web analytics
Lectionary

The Lectionary is wrong

LectionaryRegulars here will know that the NZ Lectionary publication is an easy target for a blog post about liturgical confusion. It has been three weeks since my last post about this – I have successfully been resisting the temptation to point out issues in the NZ Lectionary.

But regulars will also know that when it concerns the Trinity, or the celebration of our redemption, especially the fifty days of the Easter Season, I just cannot contain my irritation.

This week, suddenly, and of course without any explanation, on the 41st day of the Easter Season, the NZ Lectionary gets bored with the colour White and starts putting up Red in stead!

This in spite of our church’s rules for precedence (a formulary of our church?) quoted in the Lectionary publication (page 121):

The paschal character of the Great Fifty Days of Eastertide (from Easter Day to the Day of Pentecost) should be celebrated throughout the season and not displaced by other celebrations.

Twice in the Lectionary (page 4, page 125) publication we are told

The colours… are not mandatory but reflect common practice in most parishes

(and don’t even get me started on the inability of our church to recognise that worship occurs outside of parishes…)

In our church (known as the Anglican Church of Or) usually every possible imaginable option is presented – and then some more; to the point of the Lectionary suggesting all four liturgical colours for one day! [Quick glance: eg. Sunday 11 November has all four colours shown!] Why, then, is only Red suggested for the seasonal colour here?!!!

This period in the church year in NZ Anglicanism used to be White. Suddenly, of course without any explanation, it was changed. From Friday after Ascension Day to the Day of Pentecost has become Red. So if the Lectionary is honest, and this is descriptive (rather than prescriptive) suddenly “most parishes” in NZ changed from the international, ecumenical White for the Great Fifty Days of Eastertide to Red towards the end of it. [If another feast falls within those days, the colour of that feast may be chosen]. Why did these parishes suddenly change like this?!

Often, when the NZ Lectionary has inexplicable ideas, even to the point of breaching our own carefully-processed formularies, it is a fawning to mother Church of England. But that is not the case here. The http://almanac.oremus.org/lectionary/2012.html“>Church of England uses White throughout the Great Fifty Days of Eastertide.

This week, more than ever, we need people to sign up to Easter is 50 days. Invite your friends. Keep the Easter Candle burning. Use White. The NZ Lectionary is wrong.

Similar Posts:

19 thoughts on “The Lectionary is wrong”

  1. Who decides this? A Liturgical Commission out of sync with all the other great traditions and Anglican provinces?

  2. Peter Carrell

    Your headline has all the surprise of ‘dog bites man’. For a ‘man bites dog’ kind of headline, might we one day see “NZ Lectionary Right For Once”? 🙂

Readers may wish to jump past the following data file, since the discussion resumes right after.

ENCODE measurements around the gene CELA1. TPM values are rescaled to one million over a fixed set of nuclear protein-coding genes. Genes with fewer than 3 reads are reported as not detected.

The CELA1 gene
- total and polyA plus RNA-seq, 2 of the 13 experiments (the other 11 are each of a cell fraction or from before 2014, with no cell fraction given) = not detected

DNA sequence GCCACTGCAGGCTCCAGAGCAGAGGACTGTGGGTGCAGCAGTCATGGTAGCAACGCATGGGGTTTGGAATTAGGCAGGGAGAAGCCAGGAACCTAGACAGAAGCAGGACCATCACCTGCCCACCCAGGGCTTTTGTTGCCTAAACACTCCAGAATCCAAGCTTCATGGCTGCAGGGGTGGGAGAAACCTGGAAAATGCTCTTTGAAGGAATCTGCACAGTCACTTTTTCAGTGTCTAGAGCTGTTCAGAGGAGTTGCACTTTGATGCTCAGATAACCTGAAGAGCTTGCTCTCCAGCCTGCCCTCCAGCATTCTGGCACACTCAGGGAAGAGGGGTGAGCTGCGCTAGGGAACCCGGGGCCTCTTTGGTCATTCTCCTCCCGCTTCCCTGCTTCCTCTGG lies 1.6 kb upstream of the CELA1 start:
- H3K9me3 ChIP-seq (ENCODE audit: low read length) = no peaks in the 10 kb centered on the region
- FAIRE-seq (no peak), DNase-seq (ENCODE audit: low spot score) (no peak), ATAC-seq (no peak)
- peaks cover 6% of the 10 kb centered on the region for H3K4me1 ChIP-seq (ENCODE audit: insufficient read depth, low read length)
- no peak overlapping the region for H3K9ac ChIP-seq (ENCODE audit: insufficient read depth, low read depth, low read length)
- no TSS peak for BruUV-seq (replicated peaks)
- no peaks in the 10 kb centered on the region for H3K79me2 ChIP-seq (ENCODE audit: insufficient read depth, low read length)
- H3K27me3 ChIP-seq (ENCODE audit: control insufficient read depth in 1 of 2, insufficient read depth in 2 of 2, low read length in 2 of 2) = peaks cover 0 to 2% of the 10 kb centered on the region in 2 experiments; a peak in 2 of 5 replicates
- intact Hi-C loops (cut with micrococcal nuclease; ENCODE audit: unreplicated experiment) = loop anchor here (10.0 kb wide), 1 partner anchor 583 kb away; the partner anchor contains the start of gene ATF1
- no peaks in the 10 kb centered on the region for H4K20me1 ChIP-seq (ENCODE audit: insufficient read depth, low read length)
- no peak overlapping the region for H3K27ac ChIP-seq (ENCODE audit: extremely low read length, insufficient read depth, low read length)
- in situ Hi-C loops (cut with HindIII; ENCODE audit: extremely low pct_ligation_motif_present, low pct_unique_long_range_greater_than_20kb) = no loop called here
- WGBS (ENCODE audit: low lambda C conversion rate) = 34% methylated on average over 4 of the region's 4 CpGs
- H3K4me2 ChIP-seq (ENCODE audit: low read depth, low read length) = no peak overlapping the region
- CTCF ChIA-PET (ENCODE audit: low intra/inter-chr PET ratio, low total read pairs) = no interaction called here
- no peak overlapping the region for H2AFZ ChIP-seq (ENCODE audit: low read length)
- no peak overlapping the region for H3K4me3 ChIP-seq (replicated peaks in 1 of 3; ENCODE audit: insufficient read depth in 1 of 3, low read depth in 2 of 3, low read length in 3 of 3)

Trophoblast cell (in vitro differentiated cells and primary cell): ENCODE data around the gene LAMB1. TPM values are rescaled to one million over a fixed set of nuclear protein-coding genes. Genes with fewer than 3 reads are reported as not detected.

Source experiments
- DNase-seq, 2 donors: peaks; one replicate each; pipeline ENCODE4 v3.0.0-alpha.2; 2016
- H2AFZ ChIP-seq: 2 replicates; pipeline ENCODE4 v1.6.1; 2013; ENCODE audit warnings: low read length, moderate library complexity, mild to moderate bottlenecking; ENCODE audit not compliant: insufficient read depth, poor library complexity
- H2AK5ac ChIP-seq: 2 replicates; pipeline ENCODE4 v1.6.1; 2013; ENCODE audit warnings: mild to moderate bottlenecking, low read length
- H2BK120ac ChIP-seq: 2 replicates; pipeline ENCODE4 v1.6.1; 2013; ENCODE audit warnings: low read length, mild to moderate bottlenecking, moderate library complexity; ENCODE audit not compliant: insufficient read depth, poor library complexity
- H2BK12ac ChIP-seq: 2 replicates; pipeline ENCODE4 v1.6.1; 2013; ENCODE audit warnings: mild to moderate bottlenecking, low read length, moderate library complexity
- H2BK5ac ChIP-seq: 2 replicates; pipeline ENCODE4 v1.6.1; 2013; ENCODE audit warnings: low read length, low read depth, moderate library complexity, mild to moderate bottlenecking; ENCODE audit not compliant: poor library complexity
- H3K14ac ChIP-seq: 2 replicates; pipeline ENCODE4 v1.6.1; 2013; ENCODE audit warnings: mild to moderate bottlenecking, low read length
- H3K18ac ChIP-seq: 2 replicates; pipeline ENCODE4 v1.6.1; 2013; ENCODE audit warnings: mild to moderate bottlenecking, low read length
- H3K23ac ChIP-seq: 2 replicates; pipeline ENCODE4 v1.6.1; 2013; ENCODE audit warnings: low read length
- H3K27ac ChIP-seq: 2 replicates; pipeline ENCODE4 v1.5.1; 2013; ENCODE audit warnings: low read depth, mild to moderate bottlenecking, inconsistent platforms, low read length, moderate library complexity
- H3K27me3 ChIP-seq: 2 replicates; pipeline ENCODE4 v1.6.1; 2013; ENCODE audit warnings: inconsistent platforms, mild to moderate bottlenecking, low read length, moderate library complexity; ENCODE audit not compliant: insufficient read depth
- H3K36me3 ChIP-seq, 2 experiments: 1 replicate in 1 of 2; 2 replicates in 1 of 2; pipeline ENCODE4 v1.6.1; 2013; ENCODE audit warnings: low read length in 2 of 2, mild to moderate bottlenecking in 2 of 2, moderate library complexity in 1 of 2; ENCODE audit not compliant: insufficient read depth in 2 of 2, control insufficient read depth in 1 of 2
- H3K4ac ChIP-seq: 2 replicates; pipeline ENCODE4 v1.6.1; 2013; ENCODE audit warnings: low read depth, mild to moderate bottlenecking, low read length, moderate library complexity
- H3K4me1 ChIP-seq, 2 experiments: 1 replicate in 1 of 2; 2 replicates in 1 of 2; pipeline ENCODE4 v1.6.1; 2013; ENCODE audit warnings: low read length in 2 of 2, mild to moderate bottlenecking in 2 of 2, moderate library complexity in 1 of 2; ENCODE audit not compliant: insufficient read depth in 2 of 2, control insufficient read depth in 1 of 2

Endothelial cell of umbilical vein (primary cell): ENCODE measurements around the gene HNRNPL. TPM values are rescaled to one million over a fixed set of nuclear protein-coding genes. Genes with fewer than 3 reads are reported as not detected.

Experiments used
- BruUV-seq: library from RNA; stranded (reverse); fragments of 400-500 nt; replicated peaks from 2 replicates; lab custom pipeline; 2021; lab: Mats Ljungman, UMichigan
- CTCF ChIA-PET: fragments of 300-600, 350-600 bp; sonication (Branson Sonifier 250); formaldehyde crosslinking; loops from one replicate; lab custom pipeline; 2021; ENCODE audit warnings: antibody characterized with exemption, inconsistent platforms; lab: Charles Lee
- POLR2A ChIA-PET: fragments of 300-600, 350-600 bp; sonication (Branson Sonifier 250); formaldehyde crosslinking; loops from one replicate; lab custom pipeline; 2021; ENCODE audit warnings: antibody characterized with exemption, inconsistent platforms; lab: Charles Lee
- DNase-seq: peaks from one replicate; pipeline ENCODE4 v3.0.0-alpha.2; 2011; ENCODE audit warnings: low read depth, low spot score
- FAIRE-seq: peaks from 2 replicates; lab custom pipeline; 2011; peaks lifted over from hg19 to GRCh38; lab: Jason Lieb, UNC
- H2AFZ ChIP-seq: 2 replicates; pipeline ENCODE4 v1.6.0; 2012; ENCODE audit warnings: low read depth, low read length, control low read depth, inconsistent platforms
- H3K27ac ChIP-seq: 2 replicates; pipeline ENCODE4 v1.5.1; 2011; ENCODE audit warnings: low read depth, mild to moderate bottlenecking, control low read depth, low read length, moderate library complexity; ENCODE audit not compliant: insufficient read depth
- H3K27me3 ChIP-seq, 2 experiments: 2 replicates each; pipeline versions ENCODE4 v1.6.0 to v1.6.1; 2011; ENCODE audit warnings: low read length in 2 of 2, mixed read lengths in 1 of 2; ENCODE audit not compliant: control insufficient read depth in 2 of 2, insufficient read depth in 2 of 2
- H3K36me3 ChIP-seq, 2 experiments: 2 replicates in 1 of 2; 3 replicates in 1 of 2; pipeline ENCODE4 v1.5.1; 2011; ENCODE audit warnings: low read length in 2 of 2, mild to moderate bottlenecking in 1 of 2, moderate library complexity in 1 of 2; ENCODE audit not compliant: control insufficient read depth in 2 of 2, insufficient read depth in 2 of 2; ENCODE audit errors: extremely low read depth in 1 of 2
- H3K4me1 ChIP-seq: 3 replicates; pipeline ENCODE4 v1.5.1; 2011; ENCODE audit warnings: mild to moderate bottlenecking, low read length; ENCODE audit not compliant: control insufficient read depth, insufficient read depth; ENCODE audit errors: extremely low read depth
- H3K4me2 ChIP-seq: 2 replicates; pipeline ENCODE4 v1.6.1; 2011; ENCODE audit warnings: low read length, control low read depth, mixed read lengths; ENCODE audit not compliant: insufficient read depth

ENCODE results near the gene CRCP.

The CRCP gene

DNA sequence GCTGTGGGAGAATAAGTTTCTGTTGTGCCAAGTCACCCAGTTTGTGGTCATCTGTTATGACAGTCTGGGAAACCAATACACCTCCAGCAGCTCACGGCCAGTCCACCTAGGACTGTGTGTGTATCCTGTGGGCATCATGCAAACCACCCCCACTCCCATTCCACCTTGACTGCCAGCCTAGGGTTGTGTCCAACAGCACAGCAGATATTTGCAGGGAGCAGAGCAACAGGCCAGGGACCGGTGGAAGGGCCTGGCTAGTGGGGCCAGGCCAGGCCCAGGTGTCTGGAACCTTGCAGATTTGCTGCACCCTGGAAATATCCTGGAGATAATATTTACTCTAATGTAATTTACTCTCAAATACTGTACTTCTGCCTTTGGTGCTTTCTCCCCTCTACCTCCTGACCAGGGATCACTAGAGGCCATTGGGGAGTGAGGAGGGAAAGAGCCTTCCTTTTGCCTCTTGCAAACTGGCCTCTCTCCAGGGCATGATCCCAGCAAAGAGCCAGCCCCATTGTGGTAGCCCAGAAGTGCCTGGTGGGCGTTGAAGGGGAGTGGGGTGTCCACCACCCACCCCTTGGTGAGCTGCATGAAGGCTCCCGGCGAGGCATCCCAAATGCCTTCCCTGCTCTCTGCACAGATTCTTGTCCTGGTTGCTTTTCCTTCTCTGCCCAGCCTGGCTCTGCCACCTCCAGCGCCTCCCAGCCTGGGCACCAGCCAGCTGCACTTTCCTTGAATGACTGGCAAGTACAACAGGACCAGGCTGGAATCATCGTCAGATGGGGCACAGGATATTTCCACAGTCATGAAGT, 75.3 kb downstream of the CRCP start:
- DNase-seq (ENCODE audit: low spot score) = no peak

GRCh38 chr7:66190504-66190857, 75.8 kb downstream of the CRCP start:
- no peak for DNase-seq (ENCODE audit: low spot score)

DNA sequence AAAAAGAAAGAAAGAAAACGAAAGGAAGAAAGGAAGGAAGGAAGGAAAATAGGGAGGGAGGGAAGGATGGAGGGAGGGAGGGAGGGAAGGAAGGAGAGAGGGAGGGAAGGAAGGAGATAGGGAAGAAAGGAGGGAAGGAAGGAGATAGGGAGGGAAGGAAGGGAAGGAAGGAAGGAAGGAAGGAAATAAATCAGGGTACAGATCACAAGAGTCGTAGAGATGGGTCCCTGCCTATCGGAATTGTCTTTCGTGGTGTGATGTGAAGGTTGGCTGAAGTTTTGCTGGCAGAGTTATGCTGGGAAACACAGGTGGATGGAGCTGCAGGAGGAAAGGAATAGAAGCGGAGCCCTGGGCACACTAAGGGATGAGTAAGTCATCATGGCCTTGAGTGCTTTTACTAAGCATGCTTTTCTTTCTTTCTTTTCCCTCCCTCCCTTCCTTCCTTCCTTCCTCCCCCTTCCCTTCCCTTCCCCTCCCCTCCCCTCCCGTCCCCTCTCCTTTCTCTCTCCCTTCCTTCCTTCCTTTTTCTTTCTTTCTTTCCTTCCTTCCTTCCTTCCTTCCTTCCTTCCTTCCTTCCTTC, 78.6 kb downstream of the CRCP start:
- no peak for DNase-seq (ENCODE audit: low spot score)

1. Peter, as far as I can see, the information in the NZ Lectionary for today, Tuesday, May 15 appears fine. So maybe I should have glass-half-fulled today and written “NZ Lectionary right today” 😉 Blessings.

  3. Could I put the cat among the pigeons and ask you to expand on your comment about “worship occurs outside of parishes…” – I think its a discussion I’d be interested in. (Of course it may be hiding in a seperate post somewhere already.)

    1. Your cats are always welcome amongst the pigeons here, Claudia.

      Worship happens in hospitals, prisons, schools, homes, hospitals, retirement homes, cafes, pubs,… Many of these will use liturgical traditions, colours, etc. Why should the Lectionary be “descriptive” solely of parish life?…

      Christ is risen.

      1. Does a “parish” only describe the church building, or does it describe the congregation that worships there and the community it serves?

        If the latter, then isn’t the worship taking place in the hospitals, prisons, schools, homes, retirement homes, cafes, pubs and so forth still taking place within the “parish”?

        Blessings.

        1. I think, Claudia, we are moving into some fairly esoteric distinctions now. And I don’t think those distinctions help the point but can distract from it. Certainly parishes have carefully defined boundaries geographically, but not all worship that happens within those parish boundaries are a part of that parish’s worship. The chapel in St George’s Hospital, for example, is not under the oversight/part of the Parish of Merivale within whose boundaries that hospital sits. Life, as you well know, has become even more complex since the quakes, with communities worshipping within the parish boundaries of others (that had already happened a little previously). The cathedral in Christchurch has never been a parish.

          More common now is to speak of “Ministry Units”. Some, but by no means all, Ministry Units are parishes.

          As a chaplain I am particularly sensitive to an ignoring of non-parish ministry and mission.

          Blessings.